Christopher Luke Wiseman was Tolkien’s inseparable companion from the age of around 12, when the two met in the fifth class at King Edward’s. That term, Christopher came second in the class lists, and Tolkien came first, but their initial rivalry developed into friendship based on a shared interest in Latin and Greek, enjoyment of rugby and a keenness for discussing anything and everything.
The boys moved through the school together. Christopher started to learn hieroglyphics, and provided a sympathetic ear for Tolkien’s first stumblings in poetry and his invented Germanic languages. He was also a nucleic member of the TCBS. By 1911, Christopher was highly knowledgeable about natural sciences and music. He was an amateur composer, and also an excellent mathematician.
Christopher was a year younger than Tolkien and the son of a Wesleyan minister from Edgbaston. He was a staunch Methodist and enjoyed arguing about religion – though without rancour. He had fair hair, a broad, happy face, and an energetically critical manner.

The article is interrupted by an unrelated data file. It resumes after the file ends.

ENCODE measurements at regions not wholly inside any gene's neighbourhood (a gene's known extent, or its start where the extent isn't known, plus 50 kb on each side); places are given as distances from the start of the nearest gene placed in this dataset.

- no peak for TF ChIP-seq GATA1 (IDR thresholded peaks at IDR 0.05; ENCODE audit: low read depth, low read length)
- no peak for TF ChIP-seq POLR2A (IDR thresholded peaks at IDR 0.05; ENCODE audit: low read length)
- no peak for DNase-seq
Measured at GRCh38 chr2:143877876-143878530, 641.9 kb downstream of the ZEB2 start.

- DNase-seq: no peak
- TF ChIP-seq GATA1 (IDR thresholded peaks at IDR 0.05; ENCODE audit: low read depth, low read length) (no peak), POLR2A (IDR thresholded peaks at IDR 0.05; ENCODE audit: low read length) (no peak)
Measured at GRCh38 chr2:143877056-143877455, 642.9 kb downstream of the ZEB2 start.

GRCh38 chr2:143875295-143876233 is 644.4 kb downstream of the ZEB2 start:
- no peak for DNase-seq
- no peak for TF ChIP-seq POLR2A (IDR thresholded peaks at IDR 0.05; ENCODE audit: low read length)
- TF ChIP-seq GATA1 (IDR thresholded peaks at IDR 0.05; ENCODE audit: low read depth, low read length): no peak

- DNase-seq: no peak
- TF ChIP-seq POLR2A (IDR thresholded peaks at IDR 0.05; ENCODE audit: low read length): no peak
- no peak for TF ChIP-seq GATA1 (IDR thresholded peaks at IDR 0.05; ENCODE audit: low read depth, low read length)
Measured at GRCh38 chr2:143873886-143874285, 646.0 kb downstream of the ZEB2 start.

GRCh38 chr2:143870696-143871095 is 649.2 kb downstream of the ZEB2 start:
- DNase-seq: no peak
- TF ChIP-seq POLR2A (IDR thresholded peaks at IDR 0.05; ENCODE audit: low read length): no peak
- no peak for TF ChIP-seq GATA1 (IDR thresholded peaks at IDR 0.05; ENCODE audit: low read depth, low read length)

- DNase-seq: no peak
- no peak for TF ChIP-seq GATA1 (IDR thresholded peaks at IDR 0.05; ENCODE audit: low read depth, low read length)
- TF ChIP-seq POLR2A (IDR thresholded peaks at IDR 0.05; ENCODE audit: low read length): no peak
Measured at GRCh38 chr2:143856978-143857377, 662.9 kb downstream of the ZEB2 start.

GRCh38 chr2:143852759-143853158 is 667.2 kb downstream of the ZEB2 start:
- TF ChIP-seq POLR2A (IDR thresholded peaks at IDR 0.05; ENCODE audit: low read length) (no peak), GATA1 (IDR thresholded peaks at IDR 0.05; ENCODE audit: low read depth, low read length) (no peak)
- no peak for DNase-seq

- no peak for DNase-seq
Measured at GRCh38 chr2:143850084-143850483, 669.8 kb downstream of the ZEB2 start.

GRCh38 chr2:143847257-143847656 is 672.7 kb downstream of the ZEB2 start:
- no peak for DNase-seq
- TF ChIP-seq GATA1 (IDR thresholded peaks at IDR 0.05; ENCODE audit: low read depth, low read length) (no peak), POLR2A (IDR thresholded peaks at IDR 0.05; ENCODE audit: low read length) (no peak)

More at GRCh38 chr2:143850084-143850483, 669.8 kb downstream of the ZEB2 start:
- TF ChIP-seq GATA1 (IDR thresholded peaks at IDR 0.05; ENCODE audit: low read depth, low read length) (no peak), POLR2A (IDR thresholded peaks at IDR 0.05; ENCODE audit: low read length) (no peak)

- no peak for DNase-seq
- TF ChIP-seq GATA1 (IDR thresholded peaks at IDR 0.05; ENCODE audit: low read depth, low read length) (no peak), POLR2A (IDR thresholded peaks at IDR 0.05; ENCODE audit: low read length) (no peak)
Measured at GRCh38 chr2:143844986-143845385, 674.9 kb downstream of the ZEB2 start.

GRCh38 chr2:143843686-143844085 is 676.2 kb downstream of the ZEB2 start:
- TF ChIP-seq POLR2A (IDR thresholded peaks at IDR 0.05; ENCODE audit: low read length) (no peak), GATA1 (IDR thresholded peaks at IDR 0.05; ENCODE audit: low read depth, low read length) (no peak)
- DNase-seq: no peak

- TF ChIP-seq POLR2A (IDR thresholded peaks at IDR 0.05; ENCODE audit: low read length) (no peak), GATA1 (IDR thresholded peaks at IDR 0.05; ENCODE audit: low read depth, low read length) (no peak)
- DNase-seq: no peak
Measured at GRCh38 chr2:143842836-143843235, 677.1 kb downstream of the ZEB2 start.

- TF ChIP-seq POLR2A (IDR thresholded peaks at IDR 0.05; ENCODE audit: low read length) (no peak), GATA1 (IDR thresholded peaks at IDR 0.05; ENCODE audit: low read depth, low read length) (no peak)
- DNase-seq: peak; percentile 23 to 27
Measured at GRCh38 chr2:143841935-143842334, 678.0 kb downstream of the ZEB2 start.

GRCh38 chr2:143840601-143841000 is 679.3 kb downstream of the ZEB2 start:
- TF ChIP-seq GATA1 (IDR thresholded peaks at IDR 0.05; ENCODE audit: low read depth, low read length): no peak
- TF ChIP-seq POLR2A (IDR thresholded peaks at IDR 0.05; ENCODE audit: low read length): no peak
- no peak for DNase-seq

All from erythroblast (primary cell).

In 1913, he went up to Cambridge, which was where he first heard of Edith. In the Christmas holidays of 1914, he hosted a meeting of the TCBS in his parents’ house in Wandsworth. Attending were Tolkien, Rob Gilson and Geoffrey Smith. Christopher still felt that uplifting bond among the quartet, remarking that they felt “four times the intellectual size” when together.
Christopher then served in the Navy. He was aboard HMS Superb in 1916.
After his time in the services, Christopher started to teach, and he eventually became Headmaster of a Methodist school, Queen’s College in Taunton (which John Suffield, Tolkien’s grandfather, had attended as one of its first pupils).
By 1973, he was living with his wife in Milford-on-Sea, near Bournemouth.